What happens to your new CFO or VP of Finance once the capital is raised? First of all, many entrepreneurs feel they need to raise only a certain dollar amount of capital, and the business will then fund its own growth. Rarely is that the case. Typically, to grow a company to its full potential, there is a consistent need for additional capital. You will need your CFO or VP of Finance to plan, prepare, and oversee your Company’s ongoing, financial needs and capital-raising efforts—as well as handle administrative-compliance duties of any securities offerings. The CFO or VP of Finance does not replace a Controller. A Controller is generally someone versed in accounting practices such as a CPA, who “accounts” for all the financial transactions of the company. On the other hand, the CFO or VP of Finance plans for future capital needs, researching what capital and financial structures are best suited for the company to meet its goals. The CFO or VP of Finance will generally oversee all securities offerings, refinancing efforts, leasing arrangements, and franchise sales if applicable. The point is the CFO or VP of Finance’s work is rarely done. If your Company grows, affording the CFO or VP of Finance is never a problem. Your Finance Department may just be the cornerstone of your Company’s success, not a beast of burden.
This third part of the “perfect storm” simply recognizes your freedom to hire former (early retirees from the securities industry) or current Financial Advisors away from Wall Street firms in any town, city, or village that has a branch office of investment firms, for a reasonable base salary and benefits.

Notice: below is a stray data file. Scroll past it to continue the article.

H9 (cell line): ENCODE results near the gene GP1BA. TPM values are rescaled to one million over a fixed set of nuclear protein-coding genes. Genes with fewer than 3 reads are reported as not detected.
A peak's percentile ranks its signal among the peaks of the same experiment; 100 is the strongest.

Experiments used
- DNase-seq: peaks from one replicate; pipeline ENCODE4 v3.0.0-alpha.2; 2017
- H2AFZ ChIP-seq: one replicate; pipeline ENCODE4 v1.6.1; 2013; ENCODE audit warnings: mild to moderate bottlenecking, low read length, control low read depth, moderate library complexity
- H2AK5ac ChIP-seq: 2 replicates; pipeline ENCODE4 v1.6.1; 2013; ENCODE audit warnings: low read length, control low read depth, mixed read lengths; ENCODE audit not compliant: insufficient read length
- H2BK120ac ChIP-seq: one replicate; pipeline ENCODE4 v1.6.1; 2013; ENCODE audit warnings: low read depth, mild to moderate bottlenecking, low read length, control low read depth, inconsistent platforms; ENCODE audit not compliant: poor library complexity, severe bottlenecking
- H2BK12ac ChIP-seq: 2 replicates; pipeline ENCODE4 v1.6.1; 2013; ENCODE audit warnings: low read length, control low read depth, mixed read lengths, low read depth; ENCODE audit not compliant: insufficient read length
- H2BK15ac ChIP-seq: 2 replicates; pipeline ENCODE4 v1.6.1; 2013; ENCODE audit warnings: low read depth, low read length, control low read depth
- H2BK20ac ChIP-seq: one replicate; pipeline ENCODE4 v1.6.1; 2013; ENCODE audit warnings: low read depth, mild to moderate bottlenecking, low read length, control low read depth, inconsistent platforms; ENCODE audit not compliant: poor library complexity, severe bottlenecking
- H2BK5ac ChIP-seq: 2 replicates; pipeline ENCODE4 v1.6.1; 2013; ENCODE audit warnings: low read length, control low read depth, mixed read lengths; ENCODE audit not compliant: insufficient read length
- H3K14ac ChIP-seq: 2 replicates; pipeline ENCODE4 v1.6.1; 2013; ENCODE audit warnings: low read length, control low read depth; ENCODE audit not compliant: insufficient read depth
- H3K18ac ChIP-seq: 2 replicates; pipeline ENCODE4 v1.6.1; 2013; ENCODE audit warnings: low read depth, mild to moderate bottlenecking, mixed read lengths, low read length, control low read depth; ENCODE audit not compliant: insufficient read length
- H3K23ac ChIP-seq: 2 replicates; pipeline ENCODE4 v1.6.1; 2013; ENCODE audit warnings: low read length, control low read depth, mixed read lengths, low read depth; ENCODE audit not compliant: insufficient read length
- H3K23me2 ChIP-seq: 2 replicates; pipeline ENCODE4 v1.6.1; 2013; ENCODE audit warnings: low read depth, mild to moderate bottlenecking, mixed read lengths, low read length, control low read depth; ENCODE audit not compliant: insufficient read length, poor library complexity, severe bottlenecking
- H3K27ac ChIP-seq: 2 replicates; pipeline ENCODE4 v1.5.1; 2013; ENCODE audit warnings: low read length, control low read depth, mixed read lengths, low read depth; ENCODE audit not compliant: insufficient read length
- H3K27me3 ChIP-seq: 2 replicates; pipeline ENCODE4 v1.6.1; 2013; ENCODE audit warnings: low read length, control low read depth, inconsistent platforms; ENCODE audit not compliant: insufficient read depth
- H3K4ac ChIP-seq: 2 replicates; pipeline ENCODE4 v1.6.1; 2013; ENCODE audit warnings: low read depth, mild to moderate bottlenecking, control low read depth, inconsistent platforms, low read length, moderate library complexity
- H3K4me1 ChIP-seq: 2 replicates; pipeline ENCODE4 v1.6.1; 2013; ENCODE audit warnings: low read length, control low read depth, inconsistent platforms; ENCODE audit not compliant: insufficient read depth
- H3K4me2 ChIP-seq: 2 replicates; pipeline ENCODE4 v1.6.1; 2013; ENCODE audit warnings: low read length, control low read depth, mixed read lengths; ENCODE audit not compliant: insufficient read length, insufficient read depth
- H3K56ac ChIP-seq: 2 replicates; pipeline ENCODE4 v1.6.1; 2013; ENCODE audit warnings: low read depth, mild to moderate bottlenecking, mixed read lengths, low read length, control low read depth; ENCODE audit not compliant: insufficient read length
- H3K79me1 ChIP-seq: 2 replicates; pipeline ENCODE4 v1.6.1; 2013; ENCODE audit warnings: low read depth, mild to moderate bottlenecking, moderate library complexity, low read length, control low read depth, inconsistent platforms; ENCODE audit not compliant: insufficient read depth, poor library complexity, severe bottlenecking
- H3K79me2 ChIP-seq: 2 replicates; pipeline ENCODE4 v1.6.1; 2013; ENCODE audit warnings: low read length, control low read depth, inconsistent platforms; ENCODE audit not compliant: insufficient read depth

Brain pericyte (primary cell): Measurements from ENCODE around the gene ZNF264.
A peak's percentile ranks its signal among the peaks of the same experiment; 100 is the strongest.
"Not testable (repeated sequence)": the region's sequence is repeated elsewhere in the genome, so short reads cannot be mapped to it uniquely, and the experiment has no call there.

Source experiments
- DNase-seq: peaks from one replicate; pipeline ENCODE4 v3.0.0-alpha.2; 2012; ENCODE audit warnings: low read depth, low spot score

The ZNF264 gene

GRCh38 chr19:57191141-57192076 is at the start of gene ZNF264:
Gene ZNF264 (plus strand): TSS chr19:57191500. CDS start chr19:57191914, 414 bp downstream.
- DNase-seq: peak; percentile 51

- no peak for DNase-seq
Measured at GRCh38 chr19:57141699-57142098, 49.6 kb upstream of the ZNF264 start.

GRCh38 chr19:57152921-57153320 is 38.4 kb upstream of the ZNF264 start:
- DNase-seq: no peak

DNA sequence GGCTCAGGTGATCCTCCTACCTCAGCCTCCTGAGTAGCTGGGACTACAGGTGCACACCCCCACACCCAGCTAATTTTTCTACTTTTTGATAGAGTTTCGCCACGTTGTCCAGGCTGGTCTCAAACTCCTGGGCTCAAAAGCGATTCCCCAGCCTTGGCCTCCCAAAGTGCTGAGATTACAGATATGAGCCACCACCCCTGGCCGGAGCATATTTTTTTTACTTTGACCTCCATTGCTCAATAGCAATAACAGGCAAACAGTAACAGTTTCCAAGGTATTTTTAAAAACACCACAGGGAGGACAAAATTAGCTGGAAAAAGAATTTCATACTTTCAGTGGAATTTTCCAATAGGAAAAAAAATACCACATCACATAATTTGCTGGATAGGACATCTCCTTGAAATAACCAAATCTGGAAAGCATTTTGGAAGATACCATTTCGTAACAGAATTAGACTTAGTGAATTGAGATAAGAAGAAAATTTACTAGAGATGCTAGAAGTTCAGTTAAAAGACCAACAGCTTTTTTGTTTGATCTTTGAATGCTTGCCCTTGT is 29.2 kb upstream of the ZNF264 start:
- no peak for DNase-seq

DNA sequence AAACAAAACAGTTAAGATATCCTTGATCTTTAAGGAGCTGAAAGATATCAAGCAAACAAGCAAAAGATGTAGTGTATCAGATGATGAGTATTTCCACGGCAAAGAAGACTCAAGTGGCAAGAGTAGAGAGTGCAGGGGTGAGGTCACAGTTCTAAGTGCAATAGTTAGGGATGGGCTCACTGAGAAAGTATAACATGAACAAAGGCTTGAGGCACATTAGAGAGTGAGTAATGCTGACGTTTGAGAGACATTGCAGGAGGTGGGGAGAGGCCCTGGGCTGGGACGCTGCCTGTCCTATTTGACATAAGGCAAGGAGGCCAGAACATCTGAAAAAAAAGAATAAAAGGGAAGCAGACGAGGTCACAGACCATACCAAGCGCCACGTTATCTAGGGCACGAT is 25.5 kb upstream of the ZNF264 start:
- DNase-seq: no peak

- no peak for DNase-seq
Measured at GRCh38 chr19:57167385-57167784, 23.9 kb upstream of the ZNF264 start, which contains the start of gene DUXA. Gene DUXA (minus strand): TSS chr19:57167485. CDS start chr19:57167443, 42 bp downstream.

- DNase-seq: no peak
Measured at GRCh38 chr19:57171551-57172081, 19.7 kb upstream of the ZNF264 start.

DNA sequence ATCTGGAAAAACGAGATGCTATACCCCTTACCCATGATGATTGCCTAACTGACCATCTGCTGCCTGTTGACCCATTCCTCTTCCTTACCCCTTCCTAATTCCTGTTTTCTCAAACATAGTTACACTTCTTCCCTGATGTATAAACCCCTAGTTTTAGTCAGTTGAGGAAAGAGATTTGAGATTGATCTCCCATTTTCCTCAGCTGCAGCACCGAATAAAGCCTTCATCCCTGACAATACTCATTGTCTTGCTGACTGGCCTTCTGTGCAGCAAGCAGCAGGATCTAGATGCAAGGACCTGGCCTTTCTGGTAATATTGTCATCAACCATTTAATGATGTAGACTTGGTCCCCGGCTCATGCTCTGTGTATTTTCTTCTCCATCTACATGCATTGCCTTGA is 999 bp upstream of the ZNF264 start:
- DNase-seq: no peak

A prominent securities attorney once asked me why US east and west coast entrepreneurs are so much more likely to attract and raise risk capital. The answer is “It’s simply cultural. Do you think it is easier to raise money in New York or New Guinea—San Diego or Sudan? If investors are not in your backyard, you need a new backyard.” Remember, there’s nothing like a face-to-face meeting with those who have the money to risk.
Most entrepreneurs are under the illusion that, due to the advent of the Internet, they can reach a mass audience of potential investors with relative ease, which they may—in time. However, there are more reasons why they may not. As previously mentioned, we allow a select group of investors into Corporate Engineering Conservatory™—the private password-protected area on the website, to view securities offerings of our portfolio companies in Commonwealth Capital Income Fund-I. The reason we have done this is that it is a very inexpensive way to reach an audience of potential investors—broken down by areas of interest. However, start-up and early stage companies need to solicit and sell securities—first to the management team’s personal and professional contacts then reaching outward in a geographical sense. By advertising the securities locally, you will be able to meet personally with potential investors. More importantly, they will be able to meet with you—a critical element in developing the trust relationship. Without establishing a trust relationship, you simply will not receive funds.